Structural basis of the PE-PPE protein interaction in Mycobacterium tuberculosis.Chen, X., Cheng, H.F., Zhou, J., Chan, C.Y., Lau, K.F., Tsui, S.K., Au, S.W.
(2017) J. Biol. Chem. 292: 16880-16890
- PubMed: 28842489
- DOI: 10.1074/jbc.M117.802645
- PubMed Abstract:
Mycobacterium tuberculosis (Mtb), the causative agent of tuberculosis, has developed multiple strategies to adapt to the human host. The five type VII secretion systems, ESX-1-5, direct the export of many virulence-promoting protein effectors across ...
Mycobacterium tuberculosis (Mtb), the causative agent of tuberculosis, has developed multiple strategies to adapt to the human host. The five type VII secretion systems, ESX-1-5, direct the export of many virulence-promoting protein effectors across the complex mycobacterial cell wall. One class of ESX substrates is the PE-PPE family of proteins, which is unique to mycobacteria and essential for infection, antigenic variation, and host-pathogen interactions. The genome of Mtb encodes 168 PE-PPE proteins. Many of them are thought to be secreted through ESX-5 secretion system and to function in pairs. However, understanding of the specific pairing of PE-PPE proteins and their structure-function relationship is limited by the challenging purification of many PE-PPE proteins, and our knowledge of the PE-PPE interactions therefore has been restricted to the PE25-PPE41 pair and its complex with the ESX-5 secretion system chaperone EspG5. Here, we report the crystal structure of a new PE-PPE pair, PE8-PPE15, in complex with EspG5. Our structure revealed that the EspG5-binding sites on PPE15 are relatively conserved among Mtb PPE proteins, suggesting that EspG5-PPE15 represents a more typical model for EspG5-PPE interactions than EspG5-PPE41. A structural comparison with the PE25-PPE41 complex disclosed conformational changes in the four-helix bundle structure and a unique binding mode in the PE8-PPE15 pair. Moreover, homology-modeling and mutagenesis studies further delineated the molecular determinants of the specific PE-PPE interactions. These findings help develop an atomic algorithm of ESX-5 substrate recognition and PE-PPE pairing.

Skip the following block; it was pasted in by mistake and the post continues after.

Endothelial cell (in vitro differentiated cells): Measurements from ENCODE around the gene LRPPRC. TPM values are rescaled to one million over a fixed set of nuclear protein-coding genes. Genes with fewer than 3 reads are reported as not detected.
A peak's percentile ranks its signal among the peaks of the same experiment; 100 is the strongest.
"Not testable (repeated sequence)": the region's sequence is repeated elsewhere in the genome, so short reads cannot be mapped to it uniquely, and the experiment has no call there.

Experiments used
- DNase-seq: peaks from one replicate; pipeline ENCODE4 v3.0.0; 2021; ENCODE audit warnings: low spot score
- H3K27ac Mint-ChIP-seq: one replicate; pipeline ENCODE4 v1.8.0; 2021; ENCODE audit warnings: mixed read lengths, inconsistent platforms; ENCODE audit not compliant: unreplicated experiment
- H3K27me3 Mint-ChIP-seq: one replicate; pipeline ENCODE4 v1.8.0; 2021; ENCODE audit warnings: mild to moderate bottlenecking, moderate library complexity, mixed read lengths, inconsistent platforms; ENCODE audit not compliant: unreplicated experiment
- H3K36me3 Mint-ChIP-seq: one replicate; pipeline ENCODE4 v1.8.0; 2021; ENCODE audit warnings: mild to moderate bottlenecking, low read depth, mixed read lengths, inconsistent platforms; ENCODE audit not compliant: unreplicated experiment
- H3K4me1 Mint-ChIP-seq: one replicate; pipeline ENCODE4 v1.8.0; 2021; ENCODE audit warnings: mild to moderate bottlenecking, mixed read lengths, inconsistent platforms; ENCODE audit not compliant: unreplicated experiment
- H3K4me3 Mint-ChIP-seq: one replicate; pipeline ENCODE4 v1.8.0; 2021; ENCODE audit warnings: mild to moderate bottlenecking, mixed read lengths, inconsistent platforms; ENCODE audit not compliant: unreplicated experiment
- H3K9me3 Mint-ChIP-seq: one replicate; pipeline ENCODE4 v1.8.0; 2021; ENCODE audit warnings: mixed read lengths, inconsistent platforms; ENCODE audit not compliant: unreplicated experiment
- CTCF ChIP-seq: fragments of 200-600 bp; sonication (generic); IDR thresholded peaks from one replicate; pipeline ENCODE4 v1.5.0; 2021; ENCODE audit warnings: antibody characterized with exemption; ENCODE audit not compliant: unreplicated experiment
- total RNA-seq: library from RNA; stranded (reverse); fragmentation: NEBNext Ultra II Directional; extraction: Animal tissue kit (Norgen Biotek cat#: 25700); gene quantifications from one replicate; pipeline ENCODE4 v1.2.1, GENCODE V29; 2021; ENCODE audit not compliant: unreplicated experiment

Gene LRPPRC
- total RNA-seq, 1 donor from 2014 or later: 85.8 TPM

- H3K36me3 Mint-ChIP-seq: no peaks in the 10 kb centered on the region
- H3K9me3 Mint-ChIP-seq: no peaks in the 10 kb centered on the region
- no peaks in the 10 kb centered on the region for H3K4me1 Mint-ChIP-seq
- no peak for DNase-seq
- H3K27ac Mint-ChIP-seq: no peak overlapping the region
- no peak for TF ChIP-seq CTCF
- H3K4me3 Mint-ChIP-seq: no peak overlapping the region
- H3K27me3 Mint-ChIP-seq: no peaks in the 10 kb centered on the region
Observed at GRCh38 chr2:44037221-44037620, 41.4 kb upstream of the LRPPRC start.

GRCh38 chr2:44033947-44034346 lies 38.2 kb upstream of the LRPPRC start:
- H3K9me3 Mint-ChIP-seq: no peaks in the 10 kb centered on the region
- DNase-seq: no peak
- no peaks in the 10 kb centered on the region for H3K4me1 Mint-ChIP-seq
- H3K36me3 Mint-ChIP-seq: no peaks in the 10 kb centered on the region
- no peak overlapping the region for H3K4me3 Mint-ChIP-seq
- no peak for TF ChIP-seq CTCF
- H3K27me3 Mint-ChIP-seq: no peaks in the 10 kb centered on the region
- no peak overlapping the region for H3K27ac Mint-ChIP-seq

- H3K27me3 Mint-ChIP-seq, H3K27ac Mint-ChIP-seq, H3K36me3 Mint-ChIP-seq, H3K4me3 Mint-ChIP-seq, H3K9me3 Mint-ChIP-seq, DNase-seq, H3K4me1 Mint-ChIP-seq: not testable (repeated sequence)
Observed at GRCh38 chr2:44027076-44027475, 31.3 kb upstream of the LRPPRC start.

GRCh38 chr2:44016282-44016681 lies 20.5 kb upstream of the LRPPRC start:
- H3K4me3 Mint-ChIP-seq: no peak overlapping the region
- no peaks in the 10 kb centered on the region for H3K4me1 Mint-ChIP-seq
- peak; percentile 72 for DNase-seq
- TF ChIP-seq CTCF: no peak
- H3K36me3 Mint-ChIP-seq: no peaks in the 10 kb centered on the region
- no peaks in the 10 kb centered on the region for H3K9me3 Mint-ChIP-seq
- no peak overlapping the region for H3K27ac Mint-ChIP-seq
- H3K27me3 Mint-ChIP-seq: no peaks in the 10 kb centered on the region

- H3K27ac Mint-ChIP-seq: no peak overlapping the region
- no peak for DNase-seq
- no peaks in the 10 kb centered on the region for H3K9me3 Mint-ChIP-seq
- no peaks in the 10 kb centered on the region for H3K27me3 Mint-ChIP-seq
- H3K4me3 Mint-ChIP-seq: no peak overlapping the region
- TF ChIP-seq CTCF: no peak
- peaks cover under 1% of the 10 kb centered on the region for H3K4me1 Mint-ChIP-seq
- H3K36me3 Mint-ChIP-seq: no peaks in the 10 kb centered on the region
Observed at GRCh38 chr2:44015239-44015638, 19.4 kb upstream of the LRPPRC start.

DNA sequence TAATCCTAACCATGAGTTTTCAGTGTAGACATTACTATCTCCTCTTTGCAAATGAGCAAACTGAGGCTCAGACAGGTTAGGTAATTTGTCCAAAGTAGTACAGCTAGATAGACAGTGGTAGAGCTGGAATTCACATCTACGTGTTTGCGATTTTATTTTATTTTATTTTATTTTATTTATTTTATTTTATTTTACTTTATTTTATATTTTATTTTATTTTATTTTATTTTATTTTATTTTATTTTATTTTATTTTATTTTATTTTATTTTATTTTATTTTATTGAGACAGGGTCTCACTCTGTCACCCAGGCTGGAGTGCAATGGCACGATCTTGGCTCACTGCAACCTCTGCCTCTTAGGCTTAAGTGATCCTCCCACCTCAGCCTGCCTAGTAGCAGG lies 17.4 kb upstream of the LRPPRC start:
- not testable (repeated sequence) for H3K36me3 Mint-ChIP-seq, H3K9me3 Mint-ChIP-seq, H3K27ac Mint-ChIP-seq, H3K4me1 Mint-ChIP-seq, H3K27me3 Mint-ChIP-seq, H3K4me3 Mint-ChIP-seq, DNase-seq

From the Centre for Protein Science and Crystallography, School of Life Sciences.